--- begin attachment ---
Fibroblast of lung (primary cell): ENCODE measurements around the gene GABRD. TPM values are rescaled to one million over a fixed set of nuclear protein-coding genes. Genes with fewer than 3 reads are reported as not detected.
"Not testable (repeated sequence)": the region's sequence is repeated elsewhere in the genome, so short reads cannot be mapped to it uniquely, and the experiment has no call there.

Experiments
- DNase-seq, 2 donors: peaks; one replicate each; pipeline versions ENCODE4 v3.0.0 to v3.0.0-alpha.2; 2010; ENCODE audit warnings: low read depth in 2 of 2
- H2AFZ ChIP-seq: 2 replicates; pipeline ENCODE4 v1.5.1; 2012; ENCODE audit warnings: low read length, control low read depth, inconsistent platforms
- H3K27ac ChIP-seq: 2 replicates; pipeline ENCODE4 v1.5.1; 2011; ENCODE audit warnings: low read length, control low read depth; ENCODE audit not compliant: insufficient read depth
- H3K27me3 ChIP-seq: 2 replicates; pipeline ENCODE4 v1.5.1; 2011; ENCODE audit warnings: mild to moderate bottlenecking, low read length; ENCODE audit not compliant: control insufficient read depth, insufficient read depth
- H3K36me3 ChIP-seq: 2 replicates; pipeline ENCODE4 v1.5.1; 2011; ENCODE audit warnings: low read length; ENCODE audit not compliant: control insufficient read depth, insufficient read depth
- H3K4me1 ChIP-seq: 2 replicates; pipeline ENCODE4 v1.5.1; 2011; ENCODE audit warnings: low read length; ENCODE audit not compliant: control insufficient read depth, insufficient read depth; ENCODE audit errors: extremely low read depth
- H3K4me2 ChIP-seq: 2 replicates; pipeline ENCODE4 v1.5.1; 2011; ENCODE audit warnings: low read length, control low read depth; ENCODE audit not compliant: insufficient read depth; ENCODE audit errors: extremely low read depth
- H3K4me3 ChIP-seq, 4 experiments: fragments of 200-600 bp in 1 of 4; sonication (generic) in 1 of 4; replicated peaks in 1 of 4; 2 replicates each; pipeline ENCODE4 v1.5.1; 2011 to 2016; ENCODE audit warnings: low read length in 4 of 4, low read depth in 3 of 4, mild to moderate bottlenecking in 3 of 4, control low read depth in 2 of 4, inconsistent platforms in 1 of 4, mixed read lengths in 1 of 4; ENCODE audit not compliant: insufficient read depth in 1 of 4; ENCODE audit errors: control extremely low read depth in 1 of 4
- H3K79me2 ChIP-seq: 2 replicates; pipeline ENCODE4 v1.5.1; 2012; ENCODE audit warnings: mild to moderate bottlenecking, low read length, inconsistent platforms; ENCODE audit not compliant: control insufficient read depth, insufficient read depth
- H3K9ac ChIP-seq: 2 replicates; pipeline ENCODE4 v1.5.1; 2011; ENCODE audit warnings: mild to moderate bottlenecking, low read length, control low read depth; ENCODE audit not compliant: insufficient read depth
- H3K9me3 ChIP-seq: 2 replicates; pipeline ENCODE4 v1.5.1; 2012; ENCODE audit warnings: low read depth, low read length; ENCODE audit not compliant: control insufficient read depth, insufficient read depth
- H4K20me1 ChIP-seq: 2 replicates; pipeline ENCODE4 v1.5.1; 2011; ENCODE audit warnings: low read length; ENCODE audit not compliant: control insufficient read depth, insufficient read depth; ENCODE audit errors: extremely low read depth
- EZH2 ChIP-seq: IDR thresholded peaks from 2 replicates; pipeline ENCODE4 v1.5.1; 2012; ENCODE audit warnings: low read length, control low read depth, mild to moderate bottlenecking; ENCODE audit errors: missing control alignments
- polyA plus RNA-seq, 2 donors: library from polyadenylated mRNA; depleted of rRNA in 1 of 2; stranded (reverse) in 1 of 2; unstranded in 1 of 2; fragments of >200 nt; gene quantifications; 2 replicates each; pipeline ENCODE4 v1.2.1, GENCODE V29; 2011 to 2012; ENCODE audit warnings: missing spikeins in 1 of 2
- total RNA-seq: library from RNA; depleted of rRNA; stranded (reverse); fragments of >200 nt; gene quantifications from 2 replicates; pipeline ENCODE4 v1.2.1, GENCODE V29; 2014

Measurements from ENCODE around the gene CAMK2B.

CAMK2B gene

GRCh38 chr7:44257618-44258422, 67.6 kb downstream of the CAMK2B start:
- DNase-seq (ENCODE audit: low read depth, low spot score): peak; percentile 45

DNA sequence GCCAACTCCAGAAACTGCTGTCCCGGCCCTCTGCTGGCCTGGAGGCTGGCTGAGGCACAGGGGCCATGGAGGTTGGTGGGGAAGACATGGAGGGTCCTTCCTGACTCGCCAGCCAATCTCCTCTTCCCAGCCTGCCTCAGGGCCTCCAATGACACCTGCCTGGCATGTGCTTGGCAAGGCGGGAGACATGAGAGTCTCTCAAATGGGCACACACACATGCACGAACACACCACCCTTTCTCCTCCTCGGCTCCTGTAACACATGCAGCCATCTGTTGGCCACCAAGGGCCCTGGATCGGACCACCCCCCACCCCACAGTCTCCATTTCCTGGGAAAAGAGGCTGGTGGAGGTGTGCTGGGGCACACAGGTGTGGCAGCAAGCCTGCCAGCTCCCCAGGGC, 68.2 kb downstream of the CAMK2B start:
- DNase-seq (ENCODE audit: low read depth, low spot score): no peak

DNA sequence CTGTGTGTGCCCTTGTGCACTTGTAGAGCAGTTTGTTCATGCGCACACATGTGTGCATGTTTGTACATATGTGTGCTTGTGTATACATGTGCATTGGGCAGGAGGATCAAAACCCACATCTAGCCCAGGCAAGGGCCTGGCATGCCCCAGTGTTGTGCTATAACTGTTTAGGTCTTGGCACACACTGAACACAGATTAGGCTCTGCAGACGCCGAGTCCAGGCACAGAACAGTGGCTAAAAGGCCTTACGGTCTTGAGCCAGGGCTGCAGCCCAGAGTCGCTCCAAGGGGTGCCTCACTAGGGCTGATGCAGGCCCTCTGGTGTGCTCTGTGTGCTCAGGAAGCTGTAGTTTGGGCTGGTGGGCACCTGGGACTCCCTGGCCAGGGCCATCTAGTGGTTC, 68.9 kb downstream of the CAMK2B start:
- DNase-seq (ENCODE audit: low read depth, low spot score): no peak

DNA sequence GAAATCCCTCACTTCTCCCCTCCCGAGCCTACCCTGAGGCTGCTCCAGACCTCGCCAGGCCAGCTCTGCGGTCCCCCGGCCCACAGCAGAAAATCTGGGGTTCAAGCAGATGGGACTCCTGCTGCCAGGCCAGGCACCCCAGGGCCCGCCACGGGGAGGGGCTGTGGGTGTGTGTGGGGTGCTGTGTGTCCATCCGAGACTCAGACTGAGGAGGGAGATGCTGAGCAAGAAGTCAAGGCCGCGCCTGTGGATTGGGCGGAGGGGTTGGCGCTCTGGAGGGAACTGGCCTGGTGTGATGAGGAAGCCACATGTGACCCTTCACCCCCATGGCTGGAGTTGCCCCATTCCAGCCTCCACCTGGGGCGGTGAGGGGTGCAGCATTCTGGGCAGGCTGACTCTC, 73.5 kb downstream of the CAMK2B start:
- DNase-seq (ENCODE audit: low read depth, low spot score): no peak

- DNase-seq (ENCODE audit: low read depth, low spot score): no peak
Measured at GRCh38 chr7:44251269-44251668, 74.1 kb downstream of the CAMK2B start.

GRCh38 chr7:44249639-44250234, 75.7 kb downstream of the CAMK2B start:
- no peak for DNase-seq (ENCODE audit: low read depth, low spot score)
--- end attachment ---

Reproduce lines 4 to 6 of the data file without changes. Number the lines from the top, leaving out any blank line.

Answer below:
- DNase-seq, 2 donors: peaks; one replicate each; pipeline versions ENCODE4 v3.0.0 to v3.0.0-alpha.2; 2010; ENCODE audit warnings: low read depth in 2 of 2
- H2AFZ ChIP-seq: 2 replicates; pipeline ENCODE4 v1.5.1; 2012; ENCODE audit warnings: low read length, control low read depth, inconsistent platforms
- H3K27ac ChIP-seq: 2 replicates; pipeline ENCODE4 v1.5.1; 2011; ENCODE audit warnings: low read length, control low read depth; ENCODE audit not compliant: insufficient read depth